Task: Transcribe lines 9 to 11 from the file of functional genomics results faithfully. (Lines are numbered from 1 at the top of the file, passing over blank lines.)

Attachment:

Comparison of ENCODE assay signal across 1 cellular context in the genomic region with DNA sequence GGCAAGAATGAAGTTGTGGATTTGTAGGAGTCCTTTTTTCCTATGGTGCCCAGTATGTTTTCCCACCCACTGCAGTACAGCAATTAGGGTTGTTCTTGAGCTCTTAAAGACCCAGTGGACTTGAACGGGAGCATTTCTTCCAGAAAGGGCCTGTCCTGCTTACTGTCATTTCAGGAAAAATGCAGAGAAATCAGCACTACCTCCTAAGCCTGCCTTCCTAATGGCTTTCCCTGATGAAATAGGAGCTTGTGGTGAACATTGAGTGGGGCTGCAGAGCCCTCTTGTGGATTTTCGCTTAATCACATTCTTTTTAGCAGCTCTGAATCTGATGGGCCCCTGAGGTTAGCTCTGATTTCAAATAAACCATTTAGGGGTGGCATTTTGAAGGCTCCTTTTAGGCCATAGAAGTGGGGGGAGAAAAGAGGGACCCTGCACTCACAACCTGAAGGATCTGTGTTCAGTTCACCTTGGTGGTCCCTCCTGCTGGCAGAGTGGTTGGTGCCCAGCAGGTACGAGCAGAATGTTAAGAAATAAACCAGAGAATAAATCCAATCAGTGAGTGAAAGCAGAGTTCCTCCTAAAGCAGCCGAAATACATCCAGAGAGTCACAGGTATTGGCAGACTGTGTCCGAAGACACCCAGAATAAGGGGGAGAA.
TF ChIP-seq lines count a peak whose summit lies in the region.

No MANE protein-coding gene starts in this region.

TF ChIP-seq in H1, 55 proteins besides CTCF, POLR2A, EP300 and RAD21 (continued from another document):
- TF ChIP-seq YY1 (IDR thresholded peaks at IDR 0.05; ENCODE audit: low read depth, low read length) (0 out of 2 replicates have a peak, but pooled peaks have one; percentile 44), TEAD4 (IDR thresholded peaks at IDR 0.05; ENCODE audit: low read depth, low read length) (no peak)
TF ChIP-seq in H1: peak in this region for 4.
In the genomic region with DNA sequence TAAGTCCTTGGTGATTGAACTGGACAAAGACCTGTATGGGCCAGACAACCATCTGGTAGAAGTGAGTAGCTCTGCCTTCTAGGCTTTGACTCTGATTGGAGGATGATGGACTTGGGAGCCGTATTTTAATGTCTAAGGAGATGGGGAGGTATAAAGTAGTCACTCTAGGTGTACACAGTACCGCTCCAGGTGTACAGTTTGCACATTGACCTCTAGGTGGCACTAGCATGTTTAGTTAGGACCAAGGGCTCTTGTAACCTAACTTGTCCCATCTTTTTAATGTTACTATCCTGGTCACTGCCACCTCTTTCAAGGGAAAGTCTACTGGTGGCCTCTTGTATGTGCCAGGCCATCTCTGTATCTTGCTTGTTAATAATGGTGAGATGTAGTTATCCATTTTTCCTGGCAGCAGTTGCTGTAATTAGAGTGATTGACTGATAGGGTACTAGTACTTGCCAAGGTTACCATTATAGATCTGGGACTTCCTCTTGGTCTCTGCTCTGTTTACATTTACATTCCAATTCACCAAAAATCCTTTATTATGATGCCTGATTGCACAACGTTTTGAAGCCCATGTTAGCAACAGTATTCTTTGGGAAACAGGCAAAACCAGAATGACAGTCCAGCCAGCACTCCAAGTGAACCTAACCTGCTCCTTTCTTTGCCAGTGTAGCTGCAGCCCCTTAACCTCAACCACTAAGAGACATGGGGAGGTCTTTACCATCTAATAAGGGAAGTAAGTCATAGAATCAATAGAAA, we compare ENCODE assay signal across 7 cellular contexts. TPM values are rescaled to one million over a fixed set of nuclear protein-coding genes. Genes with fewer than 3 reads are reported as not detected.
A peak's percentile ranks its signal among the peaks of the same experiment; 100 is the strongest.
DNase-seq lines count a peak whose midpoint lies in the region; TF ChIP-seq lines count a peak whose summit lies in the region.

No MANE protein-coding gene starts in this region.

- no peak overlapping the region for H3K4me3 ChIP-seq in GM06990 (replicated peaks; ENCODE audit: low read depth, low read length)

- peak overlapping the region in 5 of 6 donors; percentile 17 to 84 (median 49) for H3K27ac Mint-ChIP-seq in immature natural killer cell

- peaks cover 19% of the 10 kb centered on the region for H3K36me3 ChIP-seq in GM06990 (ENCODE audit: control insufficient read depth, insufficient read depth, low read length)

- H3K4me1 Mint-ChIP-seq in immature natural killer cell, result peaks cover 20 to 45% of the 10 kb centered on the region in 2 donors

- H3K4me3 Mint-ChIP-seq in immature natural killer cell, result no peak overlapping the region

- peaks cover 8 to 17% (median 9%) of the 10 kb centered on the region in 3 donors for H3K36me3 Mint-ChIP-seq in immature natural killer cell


DNase-seq lines count a peak whose midpoint lies in the region; TF ChIP-seq lines count a peak whose summit lies in the region.

No MANE protein-coding gene starts in this region.

- no peak overlapping the region for H3K4me3 ChIP-seq in GM06990 (replicated peaks; ENCODE audit: low read depth, low read length)